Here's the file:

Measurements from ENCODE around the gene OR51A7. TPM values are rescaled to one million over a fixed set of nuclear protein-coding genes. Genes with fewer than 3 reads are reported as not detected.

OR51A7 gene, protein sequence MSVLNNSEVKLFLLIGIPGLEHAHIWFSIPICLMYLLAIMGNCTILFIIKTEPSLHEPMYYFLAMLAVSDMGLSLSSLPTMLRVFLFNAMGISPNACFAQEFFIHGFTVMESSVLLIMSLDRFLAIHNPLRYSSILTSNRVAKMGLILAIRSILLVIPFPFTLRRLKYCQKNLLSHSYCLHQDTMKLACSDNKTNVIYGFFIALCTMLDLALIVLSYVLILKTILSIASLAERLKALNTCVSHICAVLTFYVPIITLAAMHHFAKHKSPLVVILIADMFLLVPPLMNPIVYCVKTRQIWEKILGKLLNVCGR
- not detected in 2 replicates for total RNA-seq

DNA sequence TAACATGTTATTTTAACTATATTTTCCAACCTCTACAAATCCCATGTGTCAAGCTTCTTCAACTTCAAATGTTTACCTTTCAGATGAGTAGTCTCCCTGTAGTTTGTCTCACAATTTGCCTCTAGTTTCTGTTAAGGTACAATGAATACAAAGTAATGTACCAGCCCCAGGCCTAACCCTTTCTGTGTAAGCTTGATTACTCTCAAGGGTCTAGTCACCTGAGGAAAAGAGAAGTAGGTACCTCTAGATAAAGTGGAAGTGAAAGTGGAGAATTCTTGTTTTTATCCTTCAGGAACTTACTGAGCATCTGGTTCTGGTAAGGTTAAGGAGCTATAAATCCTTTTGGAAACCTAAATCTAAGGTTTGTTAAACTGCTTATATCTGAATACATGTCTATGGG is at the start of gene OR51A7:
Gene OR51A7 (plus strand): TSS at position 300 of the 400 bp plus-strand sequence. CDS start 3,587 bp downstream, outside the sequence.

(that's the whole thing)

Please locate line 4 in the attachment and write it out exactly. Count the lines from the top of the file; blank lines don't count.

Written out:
DNA sequence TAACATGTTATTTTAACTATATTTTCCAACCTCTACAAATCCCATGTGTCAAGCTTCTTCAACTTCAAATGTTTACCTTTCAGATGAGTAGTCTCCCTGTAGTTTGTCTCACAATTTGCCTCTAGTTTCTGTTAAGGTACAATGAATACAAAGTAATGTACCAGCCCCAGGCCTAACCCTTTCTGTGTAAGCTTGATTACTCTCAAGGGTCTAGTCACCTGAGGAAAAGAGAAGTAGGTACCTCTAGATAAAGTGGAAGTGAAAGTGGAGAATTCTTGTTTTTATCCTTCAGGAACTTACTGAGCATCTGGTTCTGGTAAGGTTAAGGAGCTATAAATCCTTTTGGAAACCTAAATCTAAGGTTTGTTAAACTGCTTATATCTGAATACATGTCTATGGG is at the start of gene OR51A7: